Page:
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Historic Map

Colorado. By George Franklin Cram. Published By  Geo F. Cram. 1899. (David Rumsey Map Collection)

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Colorado Genealogy Records Online

Vital Records


Official statewide birth and death registration began in Colorado in 1907, but were not widely complied with until 1920. Some counties started recording vital events as early as 1876, although many are incomplete. Marriages—documented by the county clerk and recorder—were generally recorded earlier, with start dates varying by county. The Colorado Department of Public Health & Environment holds records for births, stillbirths, and deaths from 1908 to present. (County-level offices hold earlier records, as well as all marriage records.) Privacy laws restrict access to vital records; only the person listed in the record, their immediate family, or legal guardians/representatives can order records by proving “direct and tangible interest.”

Currently, there are no complete online indexes to Colorado births, marriages or deaths. However, the Colorado State Archives Historical Records Index contains an assortment of vital records from across the state. The site specifies that the database doesn’t include all records held by the archives, and that many listed there aren’t available through the archives. As of this writing, the database is currently being migrated from one platform to another.


Various vital record indexes are available on FamilySearch, as well as on commercial subscription websites and MyHeritage. The Denver Public Library has a browsable marriage index (1858–1939). Many early marriages for the western part of the state are searchable online at no cost in the Western States Marriage Records Index.

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Census Records

Early Coloradans were first counted in the US federal census in 1860 prior to the establishment of Colorado Territory (1861) as part of Kansas, Nebraska, New Mexico or Utah Territories. Federal enumeration of Colorado Territory itself began in 1870. You can find all federal censuses for free on FamilySearch, with the exception of the 1890 census (which has been lost). The US government conducted a special state census of Colorado in 1885. You can search it on FamilySearch, or MyHeritage. Annual federal American Indian censuses were recorded from 1885 to the 1940s. These indexes and images are on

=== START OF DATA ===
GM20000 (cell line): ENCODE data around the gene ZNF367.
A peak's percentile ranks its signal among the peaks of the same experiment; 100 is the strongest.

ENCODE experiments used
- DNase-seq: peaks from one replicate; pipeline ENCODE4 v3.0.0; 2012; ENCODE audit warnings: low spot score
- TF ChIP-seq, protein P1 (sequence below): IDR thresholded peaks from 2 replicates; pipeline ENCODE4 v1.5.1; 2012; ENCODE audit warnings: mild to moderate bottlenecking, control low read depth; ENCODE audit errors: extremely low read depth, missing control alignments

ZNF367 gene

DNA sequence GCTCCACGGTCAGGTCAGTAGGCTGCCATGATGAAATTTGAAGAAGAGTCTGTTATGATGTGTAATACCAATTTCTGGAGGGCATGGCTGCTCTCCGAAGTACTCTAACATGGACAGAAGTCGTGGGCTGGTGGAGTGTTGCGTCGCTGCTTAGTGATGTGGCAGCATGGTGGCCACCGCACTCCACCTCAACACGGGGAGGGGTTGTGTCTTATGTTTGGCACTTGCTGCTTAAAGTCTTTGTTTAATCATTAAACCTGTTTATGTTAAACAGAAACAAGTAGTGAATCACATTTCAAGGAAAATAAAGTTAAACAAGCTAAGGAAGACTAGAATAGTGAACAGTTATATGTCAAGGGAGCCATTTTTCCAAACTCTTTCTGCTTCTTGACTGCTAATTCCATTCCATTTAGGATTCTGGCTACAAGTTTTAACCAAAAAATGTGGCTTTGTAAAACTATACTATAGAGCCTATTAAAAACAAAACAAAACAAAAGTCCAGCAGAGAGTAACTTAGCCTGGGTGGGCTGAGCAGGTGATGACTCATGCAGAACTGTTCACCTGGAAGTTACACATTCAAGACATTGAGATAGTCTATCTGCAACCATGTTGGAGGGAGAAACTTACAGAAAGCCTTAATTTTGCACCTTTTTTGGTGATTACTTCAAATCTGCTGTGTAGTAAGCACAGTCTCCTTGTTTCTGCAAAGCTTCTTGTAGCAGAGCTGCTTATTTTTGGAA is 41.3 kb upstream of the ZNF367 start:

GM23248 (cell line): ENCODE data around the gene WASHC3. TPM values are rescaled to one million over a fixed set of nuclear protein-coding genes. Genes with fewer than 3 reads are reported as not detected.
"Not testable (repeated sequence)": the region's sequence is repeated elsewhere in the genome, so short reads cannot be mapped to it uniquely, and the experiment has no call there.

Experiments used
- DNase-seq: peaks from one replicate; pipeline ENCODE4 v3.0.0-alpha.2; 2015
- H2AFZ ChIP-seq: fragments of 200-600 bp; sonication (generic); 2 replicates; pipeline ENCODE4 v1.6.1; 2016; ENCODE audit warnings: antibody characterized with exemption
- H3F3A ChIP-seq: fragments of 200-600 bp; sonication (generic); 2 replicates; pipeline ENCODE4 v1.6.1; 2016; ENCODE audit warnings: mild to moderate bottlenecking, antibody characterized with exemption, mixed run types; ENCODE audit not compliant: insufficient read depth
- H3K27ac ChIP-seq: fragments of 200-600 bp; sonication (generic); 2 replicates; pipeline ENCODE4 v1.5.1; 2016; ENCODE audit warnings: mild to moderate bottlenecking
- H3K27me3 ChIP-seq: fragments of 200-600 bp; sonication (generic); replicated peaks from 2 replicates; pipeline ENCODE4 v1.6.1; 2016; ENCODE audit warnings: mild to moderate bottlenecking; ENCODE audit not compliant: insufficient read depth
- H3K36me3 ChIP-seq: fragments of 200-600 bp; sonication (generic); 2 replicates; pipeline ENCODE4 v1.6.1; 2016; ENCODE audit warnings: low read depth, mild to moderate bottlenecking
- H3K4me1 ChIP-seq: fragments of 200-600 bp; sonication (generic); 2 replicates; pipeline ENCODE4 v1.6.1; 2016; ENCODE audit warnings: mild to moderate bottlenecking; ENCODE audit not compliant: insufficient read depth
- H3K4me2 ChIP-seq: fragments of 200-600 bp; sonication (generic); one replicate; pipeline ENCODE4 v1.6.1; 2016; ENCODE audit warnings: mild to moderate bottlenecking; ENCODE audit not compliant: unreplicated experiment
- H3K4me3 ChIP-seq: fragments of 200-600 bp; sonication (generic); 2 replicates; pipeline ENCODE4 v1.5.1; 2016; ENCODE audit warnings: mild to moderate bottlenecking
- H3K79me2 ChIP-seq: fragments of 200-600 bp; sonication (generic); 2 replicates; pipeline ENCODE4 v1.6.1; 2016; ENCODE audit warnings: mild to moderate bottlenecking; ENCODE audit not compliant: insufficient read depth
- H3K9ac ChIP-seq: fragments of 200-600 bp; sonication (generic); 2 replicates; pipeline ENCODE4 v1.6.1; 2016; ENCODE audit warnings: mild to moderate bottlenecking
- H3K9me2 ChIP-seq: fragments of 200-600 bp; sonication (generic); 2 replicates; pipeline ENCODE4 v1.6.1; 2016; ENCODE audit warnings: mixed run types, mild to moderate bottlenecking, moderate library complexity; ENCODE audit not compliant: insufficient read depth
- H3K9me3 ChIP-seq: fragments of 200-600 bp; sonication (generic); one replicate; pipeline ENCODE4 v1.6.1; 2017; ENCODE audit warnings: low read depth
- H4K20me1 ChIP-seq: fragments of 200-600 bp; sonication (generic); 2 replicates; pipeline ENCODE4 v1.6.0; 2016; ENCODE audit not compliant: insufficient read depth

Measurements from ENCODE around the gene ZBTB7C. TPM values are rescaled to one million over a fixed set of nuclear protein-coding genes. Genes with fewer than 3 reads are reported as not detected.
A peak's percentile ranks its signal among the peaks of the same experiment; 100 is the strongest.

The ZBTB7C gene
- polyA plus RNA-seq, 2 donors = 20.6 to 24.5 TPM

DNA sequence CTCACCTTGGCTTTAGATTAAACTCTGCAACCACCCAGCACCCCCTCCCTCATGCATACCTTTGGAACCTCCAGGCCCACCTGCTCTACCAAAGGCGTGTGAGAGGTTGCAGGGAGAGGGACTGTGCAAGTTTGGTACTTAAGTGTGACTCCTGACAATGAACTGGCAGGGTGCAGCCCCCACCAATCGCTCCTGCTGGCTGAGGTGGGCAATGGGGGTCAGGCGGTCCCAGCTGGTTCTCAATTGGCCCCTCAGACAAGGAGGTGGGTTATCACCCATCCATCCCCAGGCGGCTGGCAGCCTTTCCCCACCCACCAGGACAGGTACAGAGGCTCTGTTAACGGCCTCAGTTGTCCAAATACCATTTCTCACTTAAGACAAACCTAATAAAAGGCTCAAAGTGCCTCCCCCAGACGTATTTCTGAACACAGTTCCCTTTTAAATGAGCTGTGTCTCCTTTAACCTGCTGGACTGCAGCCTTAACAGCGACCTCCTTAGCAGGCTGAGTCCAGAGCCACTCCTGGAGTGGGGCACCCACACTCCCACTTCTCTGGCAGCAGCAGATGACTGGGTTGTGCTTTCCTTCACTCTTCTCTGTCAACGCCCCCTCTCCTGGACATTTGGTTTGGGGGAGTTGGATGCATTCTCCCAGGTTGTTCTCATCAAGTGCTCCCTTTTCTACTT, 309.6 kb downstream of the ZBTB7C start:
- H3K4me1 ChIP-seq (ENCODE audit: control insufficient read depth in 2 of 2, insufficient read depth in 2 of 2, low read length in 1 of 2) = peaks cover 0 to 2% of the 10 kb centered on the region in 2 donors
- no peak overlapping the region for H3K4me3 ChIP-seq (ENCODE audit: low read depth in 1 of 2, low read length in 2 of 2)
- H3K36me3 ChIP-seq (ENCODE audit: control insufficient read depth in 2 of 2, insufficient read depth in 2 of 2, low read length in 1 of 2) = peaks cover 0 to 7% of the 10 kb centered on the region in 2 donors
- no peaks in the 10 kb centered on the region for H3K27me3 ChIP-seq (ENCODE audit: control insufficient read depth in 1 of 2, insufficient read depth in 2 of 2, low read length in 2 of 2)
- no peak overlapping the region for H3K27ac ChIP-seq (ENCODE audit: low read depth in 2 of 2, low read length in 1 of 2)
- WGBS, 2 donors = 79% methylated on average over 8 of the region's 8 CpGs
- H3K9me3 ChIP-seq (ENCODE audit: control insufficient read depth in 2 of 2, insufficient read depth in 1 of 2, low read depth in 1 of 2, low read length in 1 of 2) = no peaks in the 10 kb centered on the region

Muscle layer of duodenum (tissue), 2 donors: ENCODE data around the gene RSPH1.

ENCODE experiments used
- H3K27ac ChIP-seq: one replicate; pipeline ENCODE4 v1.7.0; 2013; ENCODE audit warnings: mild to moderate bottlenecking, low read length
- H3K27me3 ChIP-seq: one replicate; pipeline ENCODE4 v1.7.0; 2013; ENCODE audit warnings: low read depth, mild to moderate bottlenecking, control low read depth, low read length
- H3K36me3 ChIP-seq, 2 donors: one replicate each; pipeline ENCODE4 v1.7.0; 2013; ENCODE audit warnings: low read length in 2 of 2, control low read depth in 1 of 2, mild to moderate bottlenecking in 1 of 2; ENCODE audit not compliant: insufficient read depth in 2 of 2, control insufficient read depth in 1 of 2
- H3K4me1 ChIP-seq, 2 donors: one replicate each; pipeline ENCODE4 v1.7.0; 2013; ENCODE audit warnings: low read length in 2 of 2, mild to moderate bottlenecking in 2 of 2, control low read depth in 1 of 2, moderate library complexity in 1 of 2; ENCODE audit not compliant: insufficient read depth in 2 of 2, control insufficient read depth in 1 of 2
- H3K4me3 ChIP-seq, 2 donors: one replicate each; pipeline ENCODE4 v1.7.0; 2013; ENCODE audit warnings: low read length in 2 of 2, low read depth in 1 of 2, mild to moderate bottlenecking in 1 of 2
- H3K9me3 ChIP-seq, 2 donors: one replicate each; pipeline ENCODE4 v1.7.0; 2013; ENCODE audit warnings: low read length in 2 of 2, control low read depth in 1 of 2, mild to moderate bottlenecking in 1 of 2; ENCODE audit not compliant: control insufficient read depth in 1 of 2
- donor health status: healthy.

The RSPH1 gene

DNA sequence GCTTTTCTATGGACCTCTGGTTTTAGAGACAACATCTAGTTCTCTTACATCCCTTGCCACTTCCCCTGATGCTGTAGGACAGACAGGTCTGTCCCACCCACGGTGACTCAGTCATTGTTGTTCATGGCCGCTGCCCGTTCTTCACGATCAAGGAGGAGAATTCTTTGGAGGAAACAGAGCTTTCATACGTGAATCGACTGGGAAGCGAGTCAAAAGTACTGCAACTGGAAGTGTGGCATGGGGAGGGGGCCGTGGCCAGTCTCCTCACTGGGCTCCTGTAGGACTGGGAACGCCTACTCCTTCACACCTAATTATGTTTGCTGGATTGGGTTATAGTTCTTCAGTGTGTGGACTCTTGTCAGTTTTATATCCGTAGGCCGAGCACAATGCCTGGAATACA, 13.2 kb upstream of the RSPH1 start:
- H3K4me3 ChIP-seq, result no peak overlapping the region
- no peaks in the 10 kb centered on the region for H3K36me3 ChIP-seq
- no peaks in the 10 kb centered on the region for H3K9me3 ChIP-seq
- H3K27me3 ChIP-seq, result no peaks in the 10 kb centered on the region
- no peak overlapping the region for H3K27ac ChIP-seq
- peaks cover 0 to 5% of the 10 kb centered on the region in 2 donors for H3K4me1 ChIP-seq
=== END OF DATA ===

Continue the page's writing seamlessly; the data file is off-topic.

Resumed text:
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Land Records

Colorado is a public-land state, meaning the federal government granted or sold vacant land to settlers. (The United States agreed to recognize earlier Spanish and Mexican land grants.) Search the Bureau of Land Management General Land Office site for land patents, and order copies of tract books and land entry case files online from NARA’s regional facility in Denver. has an index to 40 years of Denver Land Office records.

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Naturalization Records

People immigrating to Colorado between 1861 and 1906 could file in county, district, or even criminal courts. Naturalization became primarily a federal responsibility in 1907, but many state district courts continued to record naturalizations. The Archives Search database includes naturalization records for many counties in Colorado, and has a collection of records through 1990.

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State Publications and Resources


The Colorado Historic Newspapers Collection includes more than 3.5 million digitized pages from 700-plus individual newspaper titles published in Colorado from 1859 to 2023. The Library of Congress’ free Chronicling America contains Colorado newspapers (the oldest of which dates to 1880), as do subscription websites such as, GenealogyBank, and NewspaperArchive. The Denver Public Library also holds several obituary indexes for Colorado titles, plus a statewide index of (non-Denver) obituaries from the late 20th century.


City, county and business directories can be found online and in library collections. The Steven H. Hart Research Center at the History Colorado Center has ( offline) directories, beginning i n 1 866. A variety of digitized versions are on subscription websites and MyHeritage. The Denver Public Library Digital Collections include assorted Denver directories from 1873 to 1937, which are browsable.

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Colorado Genealogy Resources


Cyndi’s List: Colorado

Colorado Historic Newspapers Collection

Cyndi’s List: Colorado

Denver Public Library Research Guides

FamilySearch Research Wiki: Colorado Genealogy

History Colorado Encyclopedia

Linkpendium: Colorado


A Colorado History, 10th edition by Carl Ubbelohde, Maxine Benson and Duane A. Smith (WestWinds Press)

Colorado’s Historical Assets: A Research Guide for Genealogists, Local Historians and History Buffs by Dina C. Carson (Iron Gate Publishing)

Historical Atlas of Colorado by Thomas J. Noel, Paul F. Mahoney and Richard E. Stevens (University of Oklahoma Press)


Colorado Council of Genealogical Societies

Colorado Genealogical Society

Colorado Historical Society

Colorado Society of Hispanic Genealogy

Colorado State Archives

Denver Public Library Western History and Genealogy

Jewish Genealogical Society of Colorado

National Archives at Denver